- Frances Frei has joined WeWork‘s board of directors, the company said in an updated IPO filing Wednesday.
- Frei, a Harvard Business School professor, was previously a senior vice president at Uber, where she was charged with turning around a toxic corporate culture.
- WeWork was criticized following its original IPO filings in August for a lack of female directors.
- Visit Business Insider’s homepage for more stories.
Frances Frei, Uber’s former senior vice president of leadership and strategy, has joined WeWork’s board of directors, the company said in an updated regulatory filing on Wednesday.
Frei, who is currently a professor at Harvard Business School, was hired by Uber to oversee a cultural transformation in June 2017, less than a month before the resignation of founder and CEO Travis Kalanick. Her addition comes after WeWork was criticized for a lack of female directors in its original initial public offering filings in August.
“Frances brings to our board of directors extensive experience researching and advising on corporate strategy, operations and culture, which our board of directors believes gives her particular insight into strategic planning and leadership,” The We Company said in the updates S-1 filing.
At Uber, Frei faced a near insurmountable challenge in taming the ride-hailing startup’s unmanageable founder. She also worked with thousands of other employees to change a toxic culture that was put on display by former engineer Susan Fowler.
“I was super attracted to going to an organization that was metaphorically and perhaps quite literally on fire,” Frei said in a an April 2018 Ted Talk.”This was an organization that had lost trust with every constituent that mattered.”
After coaching up the Uber executive team, Frei turned her attention to thousands of managers who needed an intervention too, she told Recode’s Kara Swisher in 2018. She departed Uber in February 2018.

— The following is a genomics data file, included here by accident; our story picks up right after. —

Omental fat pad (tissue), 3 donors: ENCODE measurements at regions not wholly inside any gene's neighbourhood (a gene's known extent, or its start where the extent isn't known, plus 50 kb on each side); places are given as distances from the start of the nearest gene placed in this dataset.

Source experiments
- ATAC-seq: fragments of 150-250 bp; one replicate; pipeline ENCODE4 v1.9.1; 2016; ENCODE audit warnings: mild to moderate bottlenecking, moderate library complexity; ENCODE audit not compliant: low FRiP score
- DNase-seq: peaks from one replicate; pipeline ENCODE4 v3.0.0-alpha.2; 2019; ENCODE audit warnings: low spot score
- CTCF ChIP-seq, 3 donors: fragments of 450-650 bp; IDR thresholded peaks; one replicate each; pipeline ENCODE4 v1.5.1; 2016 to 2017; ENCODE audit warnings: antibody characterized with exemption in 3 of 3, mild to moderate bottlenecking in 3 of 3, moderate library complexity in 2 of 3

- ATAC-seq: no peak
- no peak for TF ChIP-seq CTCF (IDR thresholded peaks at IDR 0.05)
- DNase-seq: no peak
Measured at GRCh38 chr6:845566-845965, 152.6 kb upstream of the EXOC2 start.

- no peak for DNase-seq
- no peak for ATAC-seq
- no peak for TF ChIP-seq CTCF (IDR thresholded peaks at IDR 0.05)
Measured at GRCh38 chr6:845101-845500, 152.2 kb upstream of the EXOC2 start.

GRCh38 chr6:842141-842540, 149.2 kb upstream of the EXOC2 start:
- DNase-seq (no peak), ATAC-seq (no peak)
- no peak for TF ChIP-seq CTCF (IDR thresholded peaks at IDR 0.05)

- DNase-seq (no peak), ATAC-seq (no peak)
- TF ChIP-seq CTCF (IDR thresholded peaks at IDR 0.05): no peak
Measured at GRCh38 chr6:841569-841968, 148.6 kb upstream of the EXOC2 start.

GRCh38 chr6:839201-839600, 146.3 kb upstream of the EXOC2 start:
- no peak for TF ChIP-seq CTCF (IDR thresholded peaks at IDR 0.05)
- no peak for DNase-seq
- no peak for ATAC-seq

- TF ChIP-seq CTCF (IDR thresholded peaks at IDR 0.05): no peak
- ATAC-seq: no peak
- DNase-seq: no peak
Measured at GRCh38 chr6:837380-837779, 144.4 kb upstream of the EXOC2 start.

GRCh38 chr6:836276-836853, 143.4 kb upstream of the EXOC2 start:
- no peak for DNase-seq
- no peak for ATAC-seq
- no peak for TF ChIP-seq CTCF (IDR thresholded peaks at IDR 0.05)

Frei has previously consulted WeWork’s human resources department, the company said, which has seen a massive upheaval in officials in the past year, The Information reported in August. While most departures were voluntary, the site reported, some departing employees reported disagreements or clashes with CEO Adam Neumann or Jen Berrent, WeWork’s co-president and chief legal officer.
WeWork is expected to kick off its IPO road show as soon as next week, Bloomberg News reported on Wednesday citing unnamed people familiar with the matter. The offering could be the second-largest of 2019, following Uber.
However, the real-estate management company has been taunted by academics and analysts for a complex corporate structure and financial statements that show massive losses.
Scott Galloway, the NYU professor and best-selling author went so far as to call the company WeWTF.
“In frothy markets, it’s easy to enter into a consensual hallucination, with investors and markets, that you’re creating value,” he wrote for Business Insider. “And it’s easy to wallpaper over the shortcomings of the business with a bull market’s halcyon: cheap capital. WeWork has brought new meaning to the word wallpaper.”
More on WeWork’s IPO:
- WeWork CEO Adam Neumann has set up a ‘hardship’ fund for employees of a startup which collapsed 7 months after he invested
- These are the unusual ways WeWork founder Adam Neumann has made millions, and stands to make more, from his $47 billion company about to go public
- WeWork replaced 43 million of CEO Adam Neumann’s stock options with special ‘profits interests,’ and a compensation expert calls it ‘unsettling’
- WeWork has reportedly been bleeding HR managers in the last year, and some are pointing fingers at CEO Adam Neumann